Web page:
Four drivers on the grid have Formula 1 world championships to their name: Hamilton, Vettel, Kimi Raikkonen, and Fernando Alonso. Scuderia Toro Rosso’s Brendon Hartley also has a world championship to his name as a two-time titlist in the FIA World Endurance Championship.

So, what can viewers expect from the 2018 curtain-raiser in Australia? A handful of things to watch are below?

2018 Australian Grand Prix – Talking Points

Does Anyone Have Anything for Mercedes?

Only on one day during pre-season testing did a Mercedes driver lead the way – Lewis Hamilton was fastest on the final day of Week 1 at the Circuit de Barcelona-Catalunya.

However, all indications were that was by design, with the team focusing the majority of the second week, if not the entire second week, on long runs with their W09 EQ Power+ chassis.

Such a decision is an ominous one, in that it indicates the team is very comfortable with the amount of speed in the car and did not see a need, or desire, to show their hand during testing.

With that in mind, the Mercedes duo of Hamilton and Valtteri Bottas may yet again have the best and fastest cars, and the team looks poised to potentially make it five constructor’s and driver’s championships in a row.

Ferrari and Red Bull Look to End Mercedes Reign

The biggest threats to Mercedes are undoubtedly Ferrari and Red Bull, the only other teams to win in 2017.

And both teams displayed a lot of pace during testing, particularly in the “one-lap speed” category. Ricciardo set a lap record around the Catalunya circuit during the second week, only for Vettel to supplant that mark later in the week. Teammate Kimi Raikkonen led the way during the final day of testing.

It is unknown how that pace will translate over the course of a race distance. Mercedes appeared to have an edge on both Ferrari and Red Bull over long runs and race simulations, but there is also a theory that neither Ferrari nor Red Bull had their true long-run form on display.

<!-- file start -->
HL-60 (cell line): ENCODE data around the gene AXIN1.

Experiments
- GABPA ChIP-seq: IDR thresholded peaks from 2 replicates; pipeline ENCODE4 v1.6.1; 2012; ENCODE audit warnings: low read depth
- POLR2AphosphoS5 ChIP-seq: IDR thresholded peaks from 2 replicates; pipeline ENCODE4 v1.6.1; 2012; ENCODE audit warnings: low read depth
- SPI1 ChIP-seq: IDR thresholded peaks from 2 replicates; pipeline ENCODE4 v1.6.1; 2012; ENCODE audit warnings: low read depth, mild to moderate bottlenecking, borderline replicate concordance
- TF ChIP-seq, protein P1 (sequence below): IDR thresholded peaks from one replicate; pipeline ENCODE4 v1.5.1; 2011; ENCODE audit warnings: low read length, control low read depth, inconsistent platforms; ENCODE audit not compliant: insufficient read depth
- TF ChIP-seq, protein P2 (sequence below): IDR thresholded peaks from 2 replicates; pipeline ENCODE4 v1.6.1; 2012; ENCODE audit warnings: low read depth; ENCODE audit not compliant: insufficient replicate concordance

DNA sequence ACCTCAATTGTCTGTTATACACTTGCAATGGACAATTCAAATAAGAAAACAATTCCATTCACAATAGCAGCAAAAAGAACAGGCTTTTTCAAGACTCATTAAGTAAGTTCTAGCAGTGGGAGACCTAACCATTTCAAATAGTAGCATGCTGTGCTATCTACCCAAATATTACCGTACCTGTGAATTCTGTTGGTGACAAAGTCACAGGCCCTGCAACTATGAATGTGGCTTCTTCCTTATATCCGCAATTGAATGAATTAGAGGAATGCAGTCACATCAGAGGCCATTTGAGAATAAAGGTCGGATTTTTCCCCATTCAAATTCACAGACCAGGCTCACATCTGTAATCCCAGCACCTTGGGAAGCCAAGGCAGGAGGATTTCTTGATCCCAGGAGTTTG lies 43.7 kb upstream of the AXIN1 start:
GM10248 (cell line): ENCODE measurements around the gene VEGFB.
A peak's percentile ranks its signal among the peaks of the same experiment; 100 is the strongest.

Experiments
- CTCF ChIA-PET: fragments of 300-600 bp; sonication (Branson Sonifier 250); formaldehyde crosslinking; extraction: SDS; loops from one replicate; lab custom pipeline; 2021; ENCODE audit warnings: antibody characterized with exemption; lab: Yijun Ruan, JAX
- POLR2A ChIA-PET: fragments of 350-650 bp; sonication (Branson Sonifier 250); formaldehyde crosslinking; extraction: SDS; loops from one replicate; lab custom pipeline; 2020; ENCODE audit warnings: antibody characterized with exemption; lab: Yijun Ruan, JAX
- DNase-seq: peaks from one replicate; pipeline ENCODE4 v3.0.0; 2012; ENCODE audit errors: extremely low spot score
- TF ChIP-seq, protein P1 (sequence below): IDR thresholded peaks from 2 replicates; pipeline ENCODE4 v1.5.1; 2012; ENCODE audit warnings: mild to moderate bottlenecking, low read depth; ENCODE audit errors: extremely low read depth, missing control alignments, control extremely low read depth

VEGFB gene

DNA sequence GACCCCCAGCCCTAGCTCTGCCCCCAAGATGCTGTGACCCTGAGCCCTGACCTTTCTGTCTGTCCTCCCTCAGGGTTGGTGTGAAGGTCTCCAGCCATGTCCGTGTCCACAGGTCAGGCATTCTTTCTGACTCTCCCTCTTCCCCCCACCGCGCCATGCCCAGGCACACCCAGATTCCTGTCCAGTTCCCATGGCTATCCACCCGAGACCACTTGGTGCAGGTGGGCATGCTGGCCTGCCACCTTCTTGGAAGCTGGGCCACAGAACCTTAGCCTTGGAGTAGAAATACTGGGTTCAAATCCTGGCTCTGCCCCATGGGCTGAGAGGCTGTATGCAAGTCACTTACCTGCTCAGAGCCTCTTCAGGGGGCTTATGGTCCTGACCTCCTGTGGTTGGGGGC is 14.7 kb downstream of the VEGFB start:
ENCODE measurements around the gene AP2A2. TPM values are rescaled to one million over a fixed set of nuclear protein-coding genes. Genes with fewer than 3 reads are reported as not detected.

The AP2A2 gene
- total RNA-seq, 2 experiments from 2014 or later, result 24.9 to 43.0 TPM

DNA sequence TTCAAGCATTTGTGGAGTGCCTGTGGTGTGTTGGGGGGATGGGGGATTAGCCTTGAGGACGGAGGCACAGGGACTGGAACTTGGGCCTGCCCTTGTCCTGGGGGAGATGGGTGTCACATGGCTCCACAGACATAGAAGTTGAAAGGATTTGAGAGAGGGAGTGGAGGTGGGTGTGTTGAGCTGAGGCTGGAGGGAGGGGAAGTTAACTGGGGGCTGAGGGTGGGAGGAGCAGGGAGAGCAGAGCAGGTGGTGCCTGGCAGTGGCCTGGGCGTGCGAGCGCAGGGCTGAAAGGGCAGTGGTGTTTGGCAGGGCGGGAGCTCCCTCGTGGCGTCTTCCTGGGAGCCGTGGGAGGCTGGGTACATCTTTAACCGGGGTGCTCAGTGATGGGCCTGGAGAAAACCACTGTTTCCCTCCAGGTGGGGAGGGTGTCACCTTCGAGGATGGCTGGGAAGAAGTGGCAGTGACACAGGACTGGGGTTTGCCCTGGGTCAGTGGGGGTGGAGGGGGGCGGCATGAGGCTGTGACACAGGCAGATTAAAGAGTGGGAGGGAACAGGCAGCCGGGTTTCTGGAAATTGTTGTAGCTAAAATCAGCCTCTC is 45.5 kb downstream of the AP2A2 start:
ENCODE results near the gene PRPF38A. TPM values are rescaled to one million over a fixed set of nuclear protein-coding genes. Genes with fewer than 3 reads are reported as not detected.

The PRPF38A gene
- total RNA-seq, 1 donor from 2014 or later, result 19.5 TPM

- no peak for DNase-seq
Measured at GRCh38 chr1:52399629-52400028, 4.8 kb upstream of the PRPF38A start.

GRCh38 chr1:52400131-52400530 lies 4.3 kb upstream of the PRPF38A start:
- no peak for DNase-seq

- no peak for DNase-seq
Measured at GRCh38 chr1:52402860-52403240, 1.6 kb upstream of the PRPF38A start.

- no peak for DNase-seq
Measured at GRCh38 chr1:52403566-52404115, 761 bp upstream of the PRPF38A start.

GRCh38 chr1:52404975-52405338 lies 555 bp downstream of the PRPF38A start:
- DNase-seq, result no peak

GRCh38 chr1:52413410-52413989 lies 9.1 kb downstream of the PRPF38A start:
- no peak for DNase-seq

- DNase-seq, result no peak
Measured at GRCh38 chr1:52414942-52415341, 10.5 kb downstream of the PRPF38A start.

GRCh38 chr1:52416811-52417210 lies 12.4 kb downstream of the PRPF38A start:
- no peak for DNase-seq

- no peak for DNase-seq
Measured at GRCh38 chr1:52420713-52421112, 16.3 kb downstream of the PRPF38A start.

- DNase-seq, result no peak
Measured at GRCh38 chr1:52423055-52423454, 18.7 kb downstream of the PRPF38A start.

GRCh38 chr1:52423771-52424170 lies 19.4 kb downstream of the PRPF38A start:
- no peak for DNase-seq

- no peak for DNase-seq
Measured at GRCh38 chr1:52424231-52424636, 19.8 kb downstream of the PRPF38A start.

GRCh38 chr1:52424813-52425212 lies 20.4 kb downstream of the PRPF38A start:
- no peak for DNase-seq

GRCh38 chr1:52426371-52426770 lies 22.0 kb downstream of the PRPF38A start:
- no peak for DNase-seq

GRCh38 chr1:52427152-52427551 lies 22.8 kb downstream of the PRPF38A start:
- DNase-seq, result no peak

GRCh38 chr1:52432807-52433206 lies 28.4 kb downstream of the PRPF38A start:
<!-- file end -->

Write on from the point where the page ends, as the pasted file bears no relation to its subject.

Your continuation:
Still, if a team is going to knock off Mercedes, it will likely be either Ferrari or Red Bull.

McLaren on the Rebound?

Put simply, the previous three seasons for McLaren F1 Team were a bit of a disaster. Their partnership with Honda yielded point totals of 27 (2015), 76 (2016), and 30 (2017) in a three-year venture that was defined by poor reliability and underwhelming power.

The relationship hit a boiling point last year and both entities parted ways ahead of the 2018 season, with McLaren signing a new power unit deal with Renault.

Testing went better than in previous years, though the team continued to battle reliability problems. However, all issues appeared to be minor, needling issues rather than more significant, foundational problems, as the other Renault teams (Red Bull and Renault Sport F1 Team) had solid runs with few reliability issues.

The car does appear to have speed in it, so if the reliability problems are behind them, McLaren could be in for a rebound season.

Stuck in the Midfield Again

Formula 1’s battle amongst the midfield is set to be as fierce as ever as a host of a several teams have a chance at being “best of the rest.”

Sahara Force India has been the frontrunner from the the midfield teams each of the last two years, finishing fourth in the constructor’s title in both 2016 and 2017, though if the steady conflict between drivers Esteban Ocon and Sergio Perez continues through 2018, it could hamper their efforts significantly.

Renault Sport F1 Team and Haas F1 Team look to improve on their 2017 form, while Toro Rosso is in a new partnership with Honda power units…and has experienced a surprisingly smooth pre-season as Honda’s 2018 platform looks significantly better, with the team enjoying a solid run of testing with few, if any, reliability problems.

Williams Martini Racing and Alfa Romeo Sauber appear to be at the back of the pack entering the season, but both could battle for points finishes if those ahead of them falter.